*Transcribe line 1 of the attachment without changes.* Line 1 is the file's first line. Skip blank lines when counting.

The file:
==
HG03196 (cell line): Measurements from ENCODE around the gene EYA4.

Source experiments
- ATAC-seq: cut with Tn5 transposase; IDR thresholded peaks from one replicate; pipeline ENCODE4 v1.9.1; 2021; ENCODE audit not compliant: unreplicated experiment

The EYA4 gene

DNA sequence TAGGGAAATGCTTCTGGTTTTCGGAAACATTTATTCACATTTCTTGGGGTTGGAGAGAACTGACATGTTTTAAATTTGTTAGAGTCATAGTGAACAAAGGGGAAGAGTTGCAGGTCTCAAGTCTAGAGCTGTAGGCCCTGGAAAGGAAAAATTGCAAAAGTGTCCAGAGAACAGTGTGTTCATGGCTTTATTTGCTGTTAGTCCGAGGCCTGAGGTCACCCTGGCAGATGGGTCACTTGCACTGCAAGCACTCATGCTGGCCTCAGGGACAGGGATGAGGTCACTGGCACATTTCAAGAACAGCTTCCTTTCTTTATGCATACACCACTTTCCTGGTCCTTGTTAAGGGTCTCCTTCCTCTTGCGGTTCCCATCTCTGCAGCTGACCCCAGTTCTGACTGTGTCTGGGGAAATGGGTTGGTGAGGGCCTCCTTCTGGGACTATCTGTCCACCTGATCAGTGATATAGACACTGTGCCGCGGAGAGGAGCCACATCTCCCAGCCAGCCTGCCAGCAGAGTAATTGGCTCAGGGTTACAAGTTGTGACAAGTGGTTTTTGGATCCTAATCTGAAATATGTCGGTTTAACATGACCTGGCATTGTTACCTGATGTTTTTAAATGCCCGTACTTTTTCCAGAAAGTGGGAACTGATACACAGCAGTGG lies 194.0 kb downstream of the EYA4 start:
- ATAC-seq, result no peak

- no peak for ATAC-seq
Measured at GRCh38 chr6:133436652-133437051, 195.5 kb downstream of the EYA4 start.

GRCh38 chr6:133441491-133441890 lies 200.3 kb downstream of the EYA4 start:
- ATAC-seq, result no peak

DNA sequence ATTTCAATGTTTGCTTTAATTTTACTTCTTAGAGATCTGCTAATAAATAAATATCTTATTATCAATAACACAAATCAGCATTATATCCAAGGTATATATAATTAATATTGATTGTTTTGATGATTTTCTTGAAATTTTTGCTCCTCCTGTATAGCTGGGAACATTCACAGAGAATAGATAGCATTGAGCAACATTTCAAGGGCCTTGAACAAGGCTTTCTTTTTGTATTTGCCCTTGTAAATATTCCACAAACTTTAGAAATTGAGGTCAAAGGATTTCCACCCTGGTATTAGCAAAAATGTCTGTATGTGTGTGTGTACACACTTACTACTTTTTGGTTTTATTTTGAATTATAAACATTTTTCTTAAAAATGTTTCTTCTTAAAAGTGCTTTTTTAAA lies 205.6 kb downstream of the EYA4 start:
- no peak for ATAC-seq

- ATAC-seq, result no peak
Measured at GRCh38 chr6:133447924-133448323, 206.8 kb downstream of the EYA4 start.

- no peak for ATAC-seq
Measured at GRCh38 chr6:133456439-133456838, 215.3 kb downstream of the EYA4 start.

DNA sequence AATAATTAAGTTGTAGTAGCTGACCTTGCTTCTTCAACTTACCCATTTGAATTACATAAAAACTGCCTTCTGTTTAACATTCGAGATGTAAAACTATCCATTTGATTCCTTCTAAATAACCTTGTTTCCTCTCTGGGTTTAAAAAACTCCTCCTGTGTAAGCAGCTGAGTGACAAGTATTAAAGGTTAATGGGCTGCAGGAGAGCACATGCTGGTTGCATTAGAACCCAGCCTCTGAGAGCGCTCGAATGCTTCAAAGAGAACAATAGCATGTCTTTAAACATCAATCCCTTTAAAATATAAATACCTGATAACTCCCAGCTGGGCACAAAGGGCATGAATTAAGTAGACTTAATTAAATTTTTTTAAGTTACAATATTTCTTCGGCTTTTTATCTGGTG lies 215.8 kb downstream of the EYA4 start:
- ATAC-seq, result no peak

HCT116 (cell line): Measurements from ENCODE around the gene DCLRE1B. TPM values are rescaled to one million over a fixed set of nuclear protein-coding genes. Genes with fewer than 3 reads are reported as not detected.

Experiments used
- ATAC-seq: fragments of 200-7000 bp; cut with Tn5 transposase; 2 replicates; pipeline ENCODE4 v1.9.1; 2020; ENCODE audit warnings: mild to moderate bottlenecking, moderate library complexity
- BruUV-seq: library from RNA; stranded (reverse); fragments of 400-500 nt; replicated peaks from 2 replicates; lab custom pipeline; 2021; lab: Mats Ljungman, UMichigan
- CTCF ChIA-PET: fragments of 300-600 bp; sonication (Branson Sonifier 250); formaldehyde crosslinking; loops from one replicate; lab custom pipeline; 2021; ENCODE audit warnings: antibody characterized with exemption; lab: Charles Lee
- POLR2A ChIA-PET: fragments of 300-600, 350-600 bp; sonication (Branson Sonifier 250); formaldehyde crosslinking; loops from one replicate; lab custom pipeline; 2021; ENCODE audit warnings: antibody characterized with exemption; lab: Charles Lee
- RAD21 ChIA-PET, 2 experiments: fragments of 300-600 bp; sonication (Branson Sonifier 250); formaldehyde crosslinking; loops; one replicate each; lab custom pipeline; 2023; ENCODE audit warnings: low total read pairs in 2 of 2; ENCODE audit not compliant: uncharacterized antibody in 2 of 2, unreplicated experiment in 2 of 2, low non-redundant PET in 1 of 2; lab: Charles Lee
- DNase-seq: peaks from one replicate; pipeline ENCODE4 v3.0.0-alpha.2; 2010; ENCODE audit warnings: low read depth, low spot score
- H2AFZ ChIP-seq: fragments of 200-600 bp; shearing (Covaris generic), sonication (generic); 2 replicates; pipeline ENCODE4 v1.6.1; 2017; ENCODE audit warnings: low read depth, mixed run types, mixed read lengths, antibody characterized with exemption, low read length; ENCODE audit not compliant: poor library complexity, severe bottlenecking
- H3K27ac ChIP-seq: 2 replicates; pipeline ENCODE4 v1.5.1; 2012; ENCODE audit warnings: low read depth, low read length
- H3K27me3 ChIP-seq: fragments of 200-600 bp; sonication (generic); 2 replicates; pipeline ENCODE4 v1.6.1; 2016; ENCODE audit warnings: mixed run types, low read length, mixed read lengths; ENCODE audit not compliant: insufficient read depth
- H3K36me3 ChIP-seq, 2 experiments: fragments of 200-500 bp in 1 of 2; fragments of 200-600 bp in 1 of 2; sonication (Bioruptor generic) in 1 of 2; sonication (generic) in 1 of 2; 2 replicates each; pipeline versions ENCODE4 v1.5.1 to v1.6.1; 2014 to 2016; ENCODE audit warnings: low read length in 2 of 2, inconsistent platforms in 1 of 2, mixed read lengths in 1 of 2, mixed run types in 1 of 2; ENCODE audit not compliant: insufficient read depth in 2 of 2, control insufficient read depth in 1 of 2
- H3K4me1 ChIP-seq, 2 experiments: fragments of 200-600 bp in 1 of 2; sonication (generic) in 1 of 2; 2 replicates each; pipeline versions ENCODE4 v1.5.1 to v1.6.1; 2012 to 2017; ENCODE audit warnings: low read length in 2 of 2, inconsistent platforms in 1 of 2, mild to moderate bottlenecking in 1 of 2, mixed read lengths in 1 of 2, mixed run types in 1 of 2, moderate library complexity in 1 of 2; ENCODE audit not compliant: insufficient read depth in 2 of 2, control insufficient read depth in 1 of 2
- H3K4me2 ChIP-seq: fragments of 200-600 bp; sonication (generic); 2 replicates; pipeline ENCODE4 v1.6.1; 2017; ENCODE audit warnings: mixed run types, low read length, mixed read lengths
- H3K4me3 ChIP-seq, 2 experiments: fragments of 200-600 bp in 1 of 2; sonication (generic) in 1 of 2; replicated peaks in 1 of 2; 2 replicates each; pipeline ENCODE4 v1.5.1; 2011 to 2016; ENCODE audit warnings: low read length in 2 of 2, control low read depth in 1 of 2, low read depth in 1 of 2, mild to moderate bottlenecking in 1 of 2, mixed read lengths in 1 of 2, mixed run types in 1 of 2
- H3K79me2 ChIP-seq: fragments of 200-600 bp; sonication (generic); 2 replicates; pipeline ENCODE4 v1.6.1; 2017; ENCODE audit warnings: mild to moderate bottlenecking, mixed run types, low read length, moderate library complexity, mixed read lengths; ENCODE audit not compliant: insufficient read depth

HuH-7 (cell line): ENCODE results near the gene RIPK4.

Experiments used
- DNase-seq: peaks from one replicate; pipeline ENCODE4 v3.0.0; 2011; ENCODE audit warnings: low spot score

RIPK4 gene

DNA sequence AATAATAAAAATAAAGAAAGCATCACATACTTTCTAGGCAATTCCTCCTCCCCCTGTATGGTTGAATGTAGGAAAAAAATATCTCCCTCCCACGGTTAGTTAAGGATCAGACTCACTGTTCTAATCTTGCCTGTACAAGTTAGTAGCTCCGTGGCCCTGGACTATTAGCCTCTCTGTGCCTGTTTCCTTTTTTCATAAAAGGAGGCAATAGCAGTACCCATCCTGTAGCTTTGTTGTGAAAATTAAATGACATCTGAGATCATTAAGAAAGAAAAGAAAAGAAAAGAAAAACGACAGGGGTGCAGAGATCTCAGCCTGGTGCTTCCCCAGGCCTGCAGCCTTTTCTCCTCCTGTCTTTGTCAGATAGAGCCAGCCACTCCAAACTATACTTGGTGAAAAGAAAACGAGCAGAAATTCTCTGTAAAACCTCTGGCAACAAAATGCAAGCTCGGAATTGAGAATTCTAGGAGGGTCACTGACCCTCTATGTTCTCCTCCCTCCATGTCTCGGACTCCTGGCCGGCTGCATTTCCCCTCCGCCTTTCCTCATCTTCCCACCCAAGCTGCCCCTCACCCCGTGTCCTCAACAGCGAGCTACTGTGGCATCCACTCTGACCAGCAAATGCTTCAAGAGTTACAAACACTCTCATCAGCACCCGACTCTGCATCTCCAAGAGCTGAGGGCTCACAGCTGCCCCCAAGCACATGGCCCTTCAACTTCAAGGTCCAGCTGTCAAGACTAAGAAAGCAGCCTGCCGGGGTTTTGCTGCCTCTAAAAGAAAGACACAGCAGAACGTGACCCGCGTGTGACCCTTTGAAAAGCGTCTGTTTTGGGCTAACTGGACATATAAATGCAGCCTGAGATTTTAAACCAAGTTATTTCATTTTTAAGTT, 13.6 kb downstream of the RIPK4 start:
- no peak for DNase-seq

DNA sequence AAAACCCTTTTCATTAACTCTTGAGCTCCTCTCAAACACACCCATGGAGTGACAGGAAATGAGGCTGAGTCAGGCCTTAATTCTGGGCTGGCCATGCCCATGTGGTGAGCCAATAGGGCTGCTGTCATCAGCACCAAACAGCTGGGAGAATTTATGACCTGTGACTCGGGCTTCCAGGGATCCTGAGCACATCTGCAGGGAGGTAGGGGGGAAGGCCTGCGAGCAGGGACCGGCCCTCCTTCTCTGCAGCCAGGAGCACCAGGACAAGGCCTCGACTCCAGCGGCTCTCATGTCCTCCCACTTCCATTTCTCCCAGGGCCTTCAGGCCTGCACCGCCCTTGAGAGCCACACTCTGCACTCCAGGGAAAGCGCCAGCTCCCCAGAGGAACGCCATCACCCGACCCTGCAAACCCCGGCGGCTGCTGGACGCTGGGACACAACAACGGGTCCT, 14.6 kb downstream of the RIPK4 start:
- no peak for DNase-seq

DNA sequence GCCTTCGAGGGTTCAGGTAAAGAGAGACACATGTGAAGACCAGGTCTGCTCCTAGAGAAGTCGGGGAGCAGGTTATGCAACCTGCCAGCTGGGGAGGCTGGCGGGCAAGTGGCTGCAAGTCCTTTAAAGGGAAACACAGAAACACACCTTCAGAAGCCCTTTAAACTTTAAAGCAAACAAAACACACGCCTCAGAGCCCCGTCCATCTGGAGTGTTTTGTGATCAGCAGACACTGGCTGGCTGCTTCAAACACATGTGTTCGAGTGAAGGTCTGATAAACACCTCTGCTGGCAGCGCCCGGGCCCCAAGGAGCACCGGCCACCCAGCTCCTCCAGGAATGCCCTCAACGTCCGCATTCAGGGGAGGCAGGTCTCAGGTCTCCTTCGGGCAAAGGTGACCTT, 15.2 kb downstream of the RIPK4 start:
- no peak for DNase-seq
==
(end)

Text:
HG03196 (cell line): Measurements from ENCODE around the gene EYA4.